Latest Articles (Page 1807)

  • Image for SOE To Make Indian-Superhero MMO

    Today's top online gaming story is beautifully unpredictable:

    Sony Online Entertainment (SOE), a global leader in the online gaming industry, is teaming up with Sir Richard Branson and Deepak Chopra’s Virgin Comics to bring the popular, India-based Ramayan 3392 A.D. comic book universe to life as an MMO video game initially for the PC.

    Blimey. They go on to say:

  • Image for 20 Seconds to Comply

    One of my quiet gaming obsessions is the concept of missing links. We all know the mainstream history of gaming (You know - the first RTS being Dune 2). Many of us will know the critical consensus-history of gaming (You know - the first RTS being the Megadrive's Herzog Zwei). What interests me is the stuff both of those history leaves out - you know, what they're forgetting about in order to make a simplified neater history. In that case, I dare say you can trace the RTS further back than Herzog Zwei if you like. At the least, you need to bring - say - Populous into the consideration. Sure, it doesn't play in a way akin to how the genre gentrified... but neither, really, does Herzog Zwei.

    Not in a trainspottery High-Fidelity-records-collector way. Well... at least not MOSTLY like that. But in a interest in how gloriously tangled the rainforest floor of gaming is.

    Anyway - enough set up. On with 1991's proto-First-person shooter Robocop 3's awesome ED-209s!

  • Image for Uprecident-o-news: Invaders... from Space.

    Something else that happened when I was away which I think's worth mentioning: City of Heroes hit double-figures in its updates, with Issue 10 going live. This time the Rikti, the perennial Big Bads of the series are back. And this time, they're shinier. Shiny-shiney-shine.

    It kicked off with a world-wide invasion event, with the aliens in question causing trouble, as well as setting up new Rikti-centred zones and task forces - which, cutely, allow high-level (35+) heroes and villains to team up and fight the greater foe. Which is about as superhero comic-book perfect as wearing spandex, gleeful homoeroticism having your arch-enemy cut up your girlfriend and store them in the fridge. In other words, compared to Issue 9 which introduced the new invention system, it's a lot more about Biffing people in the face.

    But that's not what particularly has got me thinking about it. While a Civ4 relapse has been eating into my gaming time, I haven't played it yet, but apparently in the world event stuff - that is, the Rikti appearing all over the place to fuck shit up - the Rikti are "levelless". Only their class (whether they're a lieutenant, elite or boss or whatever) determines how difficult they are to hit and kill. In other words, without sidekicking (City of Heroes' feature where a player is artificially raised to a higher hero's level so they can play together) a Level 5 and a level 50 character could stand side-by-side against the same foe and FIGHT.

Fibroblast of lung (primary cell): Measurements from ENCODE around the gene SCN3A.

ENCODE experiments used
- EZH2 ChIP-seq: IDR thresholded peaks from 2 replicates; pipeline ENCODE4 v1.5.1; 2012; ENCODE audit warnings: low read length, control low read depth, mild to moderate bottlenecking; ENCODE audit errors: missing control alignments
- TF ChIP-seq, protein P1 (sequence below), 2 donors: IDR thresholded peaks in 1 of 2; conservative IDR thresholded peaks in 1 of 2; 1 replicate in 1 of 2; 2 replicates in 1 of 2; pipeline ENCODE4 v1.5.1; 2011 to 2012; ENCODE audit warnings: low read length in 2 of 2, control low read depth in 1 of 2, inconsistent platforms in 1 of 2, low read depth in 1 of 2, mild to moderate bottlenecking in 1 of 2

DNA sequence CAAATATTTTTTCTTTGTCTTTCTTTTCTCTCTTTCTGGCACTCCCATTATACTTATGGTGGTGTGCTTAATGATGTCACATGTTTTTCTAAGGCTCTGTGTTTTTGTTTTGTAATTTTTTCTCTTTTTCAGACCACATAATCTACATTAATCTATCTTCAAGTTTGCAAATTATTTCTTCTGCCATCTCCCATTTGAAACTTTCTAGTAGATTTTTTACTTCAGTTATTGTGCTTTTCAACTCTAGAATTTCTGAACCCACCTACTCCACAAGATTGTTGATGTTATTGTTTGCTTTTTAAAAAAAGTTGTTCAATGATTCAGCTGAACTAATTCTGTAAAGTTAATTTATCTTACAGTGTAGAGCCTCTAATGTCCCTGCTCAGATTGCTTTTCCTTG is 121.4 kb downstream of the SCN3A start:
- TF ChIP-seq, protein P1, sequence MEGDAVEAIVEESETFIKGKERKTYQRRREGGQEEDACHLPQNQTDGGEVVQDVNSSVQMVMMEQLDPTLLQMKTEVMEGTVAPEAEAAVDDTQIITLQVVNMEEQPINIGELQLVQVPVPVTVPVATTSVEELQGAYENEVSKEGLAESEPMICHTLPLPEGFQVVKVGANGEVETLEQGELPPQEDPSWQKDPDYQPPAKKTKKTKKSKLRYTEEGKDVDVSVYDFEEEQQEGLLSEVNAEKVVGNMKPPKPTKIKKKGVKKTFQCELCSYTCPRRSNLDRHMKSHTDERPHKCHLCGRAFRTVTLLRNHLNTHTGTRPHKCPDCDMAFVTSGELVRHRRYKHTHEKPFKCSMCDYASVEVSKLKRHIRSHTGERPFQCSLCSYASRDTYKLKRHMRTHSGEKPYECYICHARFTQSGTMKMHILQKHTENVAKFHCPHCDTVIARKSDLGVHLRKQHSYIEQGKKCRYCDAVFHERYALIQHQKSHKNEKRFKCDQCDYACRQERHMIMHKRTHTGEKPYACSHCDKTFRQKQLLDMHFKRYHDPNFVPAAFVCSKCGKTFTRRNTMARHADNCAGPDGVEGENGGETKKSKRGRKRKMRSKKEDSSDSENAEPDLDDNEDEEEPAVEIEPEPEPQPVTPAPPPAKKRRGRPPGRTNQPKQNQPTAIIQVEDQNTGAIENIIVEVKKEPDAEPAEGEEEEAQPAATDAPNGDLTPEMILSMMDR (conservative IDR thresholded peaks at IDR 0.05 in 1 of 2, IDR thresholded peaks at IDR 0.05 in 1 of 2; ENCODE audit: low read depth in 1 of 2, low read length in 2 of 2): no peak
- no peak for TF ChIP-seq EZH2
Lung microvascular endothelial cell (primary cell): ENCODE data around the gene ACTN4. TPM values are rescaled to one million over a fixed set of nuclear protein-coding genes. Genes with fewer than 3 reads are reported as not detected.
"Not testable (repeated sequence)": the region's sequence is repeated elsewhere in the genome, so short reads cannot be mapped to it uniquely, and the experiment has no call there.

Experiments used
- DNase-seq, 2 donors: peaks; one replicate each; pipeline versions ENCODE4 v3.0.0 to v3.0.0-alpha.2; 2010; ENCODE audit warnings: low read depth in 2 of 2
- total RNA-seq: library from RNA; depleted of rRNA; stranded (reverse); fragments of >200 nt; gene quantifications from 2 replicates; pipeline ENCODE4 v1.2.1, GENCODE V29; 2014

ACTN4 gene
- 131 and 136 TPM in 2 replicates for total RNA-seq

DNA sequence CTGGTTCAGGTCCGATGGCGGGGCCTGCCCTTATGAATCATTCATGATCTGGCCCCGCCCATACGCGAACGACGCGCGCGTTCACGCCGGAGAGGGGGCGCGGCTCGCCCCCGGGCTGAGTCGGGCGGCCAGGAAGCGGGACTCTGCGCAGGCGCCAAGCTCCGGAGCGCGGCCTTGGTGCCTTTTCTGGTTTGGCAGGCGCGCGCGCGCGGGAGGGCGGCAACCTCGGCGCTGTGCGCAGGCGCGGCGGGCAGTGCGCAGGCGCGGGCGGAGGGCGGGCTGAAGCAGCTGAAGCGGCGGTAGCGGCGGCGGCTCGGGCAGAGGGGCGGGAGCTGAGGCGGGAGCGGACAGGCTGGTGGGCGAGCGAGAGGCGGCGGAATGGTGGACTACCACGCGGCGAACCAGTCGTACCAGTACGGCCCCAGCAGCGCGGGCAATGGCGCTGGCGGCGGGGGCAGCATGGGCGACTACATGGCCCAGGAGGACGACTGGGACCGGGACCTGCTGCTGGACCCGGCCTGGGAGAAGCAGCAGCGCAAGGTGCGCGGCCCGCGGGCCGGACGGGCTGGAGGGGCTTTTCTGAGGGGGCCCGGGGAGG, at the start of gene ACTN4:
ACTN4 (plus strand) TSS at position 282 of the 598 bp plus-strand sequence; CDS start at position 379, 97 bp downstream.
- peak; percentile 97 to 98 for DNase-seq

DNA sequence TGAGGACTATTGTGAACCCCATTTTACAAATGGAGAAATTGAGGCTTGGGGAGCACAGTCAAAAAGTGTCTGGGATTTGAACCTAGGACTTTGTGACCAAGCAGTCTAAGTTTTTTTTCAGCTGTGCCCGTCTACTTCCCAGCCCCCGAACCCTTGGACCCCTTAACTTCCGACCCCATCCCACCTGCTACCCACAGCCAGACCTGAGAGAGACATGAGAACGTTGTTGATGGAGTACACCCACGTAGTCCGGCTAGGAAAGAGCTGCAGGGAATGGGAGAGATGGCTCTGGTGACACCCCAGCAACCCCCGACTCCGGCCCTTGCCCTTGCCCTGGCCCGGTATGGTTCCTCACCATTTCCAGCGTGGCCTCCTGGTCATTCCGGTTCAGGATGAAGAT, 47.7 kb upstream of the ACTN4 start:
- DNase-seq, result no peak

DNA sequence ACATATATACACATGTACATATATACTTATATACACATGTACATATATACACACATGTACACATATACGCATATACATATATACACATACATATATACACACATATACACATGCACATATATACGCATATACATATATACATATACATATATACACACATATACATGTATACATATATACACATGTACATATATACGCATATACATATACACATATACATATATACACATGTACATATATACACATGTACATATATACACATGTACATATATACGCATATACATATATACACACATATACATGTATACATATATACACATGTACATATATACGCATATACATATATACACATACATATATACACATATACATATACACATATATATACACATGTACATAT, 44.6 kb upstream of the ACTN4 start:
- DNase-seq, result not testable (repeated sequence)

• I've been making snooty comments (usually involving charming phrases like "not a scrap of ingenuity" and "egomaniacs" and "cat-murdering, passionless money-men*") about id for a good few years now, but this week I've been feeling an great wave of affection for the somewhat atrophied father of the modern FPS.

    It's not because of Rage, which though it sounds very interesting currently doesn't really look it. It's because id's slapped their back catalogue onto Steam. It was a shock at first - id asking Valve if they can flog their wares in their great rival's online store is a little like The Rolling Stones asking if they can sleep in David Bowie's garage. But it makes total sense - soon enough, Valve and Google will be the only places we ever need for any information or entertainment. It's also the final seal of approval Steam really needed to become the one true home of the modern PC game. With this done, Steam is unstoppable.

    More importantly (and I realise that having a Steam press account that grants me everything on it for free does rob me of a certain chunk of objectivity here, but hey - it's £30 for every id game ever. I'd happily pay that myself.), it's an utter delight to have what's in many ways the entire history of FPS laid out before me in one place.

  • This thread over on the Quarter To Three games forum discusses whether the PC was the “real winner” of the latest generation console wars. The thread author suggests that the PC will 'win' by virtue of having lots of console games converted to it at a later date, but I think the reality is a little more subtle. If there is something to be learned from the current spread of games then it's not necessarily the brute number of conversions to PC that matters – it's the money going into the really significant games. Publishers need to figure out how much they can spend on a game, and they'll spend more if it's likely to do well on a console as well as a PC.